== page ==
The booster used to launch RADARSAT had previously seen service in Florida, sending the Crew Dragon demonstrator to the International Space Station before landing on a drone ship stationed in the Atlantic ocean.
The Falcon 9 rocket lifted off at 7.17am local time (3.17pm Irish time). The three satellites will orbit Earth at an altitude of 370 miles.
The Falcon 9 launched at 14:17 UTC, the first stage burning for just over two minutes before separating from the second stage and performing a boostback burn to head back to Landing Zone 4 (LZ-4). Two Radarsat satellites have made it to Earth orbit to date.
The RADARSAT Constellation is the third RADARSAT mission Canada has launched.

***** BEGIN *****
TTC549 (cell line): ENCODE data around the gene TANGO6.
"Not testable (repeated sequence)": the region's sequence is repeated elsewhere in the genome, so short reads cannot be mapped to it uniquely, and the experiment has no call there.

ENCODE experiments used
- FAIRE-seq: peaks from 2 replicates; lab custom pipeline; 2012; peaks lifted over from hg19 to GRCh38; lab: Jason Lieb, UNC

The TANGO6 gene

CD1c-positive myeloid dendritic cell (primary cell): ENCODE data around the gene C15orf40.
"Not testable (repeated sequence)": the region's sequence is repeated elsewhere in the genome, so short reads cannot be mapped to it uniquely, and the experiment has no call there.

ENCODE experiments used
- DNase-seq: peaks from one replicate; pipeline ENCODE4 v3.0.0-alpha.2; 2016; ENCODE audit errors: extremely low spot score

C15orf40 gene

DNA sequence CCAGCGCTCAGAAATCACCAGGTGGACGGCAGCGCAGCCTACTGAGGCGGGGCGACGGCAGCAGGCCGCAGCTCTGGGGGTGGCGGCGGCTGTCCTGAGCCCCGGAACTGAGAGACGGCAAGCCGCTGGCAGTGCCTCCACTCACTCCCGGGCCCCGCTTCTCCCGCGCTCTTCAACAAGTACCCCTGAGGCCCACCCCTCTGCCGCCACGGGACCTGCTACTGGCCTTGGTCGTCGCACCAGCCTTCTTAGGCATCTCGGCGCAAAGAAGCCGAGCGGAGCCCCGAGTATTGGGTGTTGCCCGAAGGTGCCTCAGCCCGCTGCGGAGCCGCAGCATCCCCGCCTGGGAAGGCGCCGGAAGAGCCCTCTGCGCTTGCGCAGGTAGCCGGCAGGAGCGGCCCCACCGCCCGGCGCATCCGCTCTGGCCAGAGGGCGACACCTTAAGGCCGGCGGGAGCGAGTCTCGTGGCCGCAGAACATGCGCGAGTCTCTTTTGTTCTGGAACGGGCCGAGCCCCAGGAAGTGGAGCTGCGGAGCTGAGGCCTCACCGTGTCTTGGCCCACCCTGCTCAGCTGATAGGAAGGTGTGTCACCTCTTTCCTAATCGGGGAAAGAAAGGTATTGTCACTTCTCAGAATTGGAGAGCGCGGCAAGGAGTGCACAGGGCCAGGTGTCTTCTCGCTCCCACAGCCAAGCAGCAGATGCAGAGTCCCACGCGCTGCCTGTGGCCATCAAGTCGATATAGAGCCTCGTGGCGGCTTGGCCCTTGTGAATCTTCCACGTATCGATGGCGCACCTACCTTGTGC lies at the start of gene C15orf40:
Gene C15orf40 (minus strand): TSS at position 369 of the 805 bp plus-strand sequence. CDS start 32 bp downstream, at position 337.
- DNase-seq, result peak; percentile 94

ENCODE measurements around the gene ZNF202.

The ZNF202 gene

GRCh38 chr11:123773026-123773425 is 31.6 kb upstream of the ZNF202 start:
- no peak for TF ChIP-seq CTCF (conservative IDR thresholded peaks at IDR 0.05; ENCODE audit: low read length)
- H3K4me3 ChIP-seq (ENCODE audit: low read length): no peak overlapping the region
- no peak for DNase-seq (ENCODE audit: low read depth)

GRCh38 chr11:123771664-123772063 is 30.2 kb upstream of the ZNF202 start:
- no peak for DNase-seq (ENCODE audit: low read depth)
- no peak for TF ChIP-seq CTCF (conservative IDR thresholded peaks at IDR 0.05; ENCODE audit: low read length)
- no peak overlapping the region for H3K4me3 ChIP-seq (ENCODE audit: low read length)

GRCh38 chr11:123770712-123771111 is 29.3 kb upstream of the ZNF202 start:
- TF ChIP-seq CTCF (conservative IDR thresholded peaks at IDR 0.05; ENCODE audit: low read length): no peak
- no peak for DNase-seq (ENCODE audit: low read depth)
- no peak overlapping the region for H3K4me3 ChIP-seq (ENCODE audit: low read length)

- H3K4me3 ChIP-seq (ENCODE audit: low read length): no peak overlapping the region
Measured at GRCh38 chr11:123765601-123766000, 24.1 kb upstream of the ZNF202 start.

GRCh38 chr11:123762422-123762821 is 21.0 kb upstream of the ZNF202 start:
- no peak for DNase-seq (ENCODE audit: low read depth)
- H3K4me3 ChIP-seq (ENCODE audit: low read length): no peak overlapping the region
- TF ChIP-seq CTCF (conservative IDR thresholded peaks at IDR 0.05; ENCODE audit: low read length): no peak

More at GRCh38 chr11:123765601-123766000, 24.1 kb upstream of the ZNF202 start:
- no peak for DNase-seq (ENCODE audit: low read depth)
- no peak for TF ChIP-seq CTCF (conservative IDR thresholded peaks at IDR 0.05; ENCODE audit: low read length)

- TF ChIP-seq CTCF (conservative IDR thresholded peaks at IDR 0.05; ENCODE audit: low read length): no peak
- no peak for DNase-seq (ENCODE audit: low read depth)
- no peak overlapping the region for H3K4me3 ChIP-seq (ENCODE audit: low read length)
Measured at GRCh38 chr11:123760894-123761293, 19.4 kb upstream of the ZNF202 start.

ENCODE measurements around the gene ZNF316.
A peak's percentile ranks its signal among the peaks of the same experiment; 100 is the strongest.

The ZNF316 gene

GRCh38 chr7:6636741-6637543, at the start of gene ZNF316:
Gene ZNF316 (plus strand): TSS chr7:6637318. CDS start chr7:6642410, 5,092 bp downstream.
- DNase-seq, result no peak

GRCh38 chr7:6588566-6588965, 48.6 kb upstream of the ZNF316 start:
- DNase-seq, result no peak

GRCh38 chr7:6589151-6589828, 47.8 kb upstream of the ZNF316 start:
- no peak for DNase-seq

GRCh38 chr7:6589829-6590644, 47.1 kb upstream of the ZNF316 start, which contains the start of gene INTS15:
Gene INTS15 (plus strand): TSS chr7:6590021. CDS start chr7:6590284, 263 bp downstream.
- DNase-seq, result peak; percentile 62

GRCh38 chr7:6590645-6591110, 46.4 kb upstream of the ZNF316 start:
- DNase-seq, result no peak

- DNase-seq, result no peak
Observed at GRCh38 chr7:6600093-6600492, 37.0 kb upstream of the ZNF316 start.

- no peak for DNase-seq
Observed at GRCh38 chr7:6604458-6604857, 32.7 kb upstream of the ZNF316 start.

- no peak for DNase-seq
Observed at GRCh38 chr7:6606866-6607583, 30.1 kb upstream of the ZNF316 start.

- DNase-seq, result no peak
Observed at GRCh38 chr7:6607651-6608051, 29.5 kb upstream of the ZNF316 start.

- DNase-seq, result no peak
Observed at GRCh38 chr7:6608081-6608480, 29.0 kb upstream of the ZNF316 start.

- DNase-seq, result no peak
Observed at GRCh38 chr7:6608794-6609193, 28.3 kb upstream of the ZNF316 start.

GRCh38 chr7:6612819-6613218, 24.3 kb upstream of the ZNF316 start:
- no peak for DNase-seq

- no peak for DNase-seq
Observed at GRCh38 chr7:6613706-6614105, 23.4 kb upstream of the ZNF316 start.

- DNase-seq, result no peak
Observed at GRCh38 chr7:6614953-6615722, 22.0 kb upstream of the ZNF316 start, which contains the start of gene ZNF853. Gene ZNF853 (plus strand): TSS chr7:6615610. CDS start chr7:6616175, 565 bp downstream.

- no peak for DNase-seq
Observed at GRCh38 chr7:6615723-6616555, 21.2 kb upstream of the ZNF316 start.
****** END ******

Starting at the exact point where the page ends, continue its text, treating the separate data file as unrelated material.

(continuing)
The constellation of three satellites will provide daily images of Canada's territory and maritime approaches, as well as images of the Arctic, up to four times a day, according to the Canadian Space Agency.
The images are used for a range of purposes, including tracking of sea ice, vessels, surface winds and oil pollution, as well as disaster management - especially the recurring problem of flooding - and monitoring of agriculture, forestry and land changes. Radarsat-2 was launched in 2007 and is still operational, but the new three-satellite constellation is created to greatly increase coverage, according to the space agency. RADARSAT-1, launched in 1995 from Vandenberg on a Delta II, finally died in 2013 after exceeding its design life by over 12 years.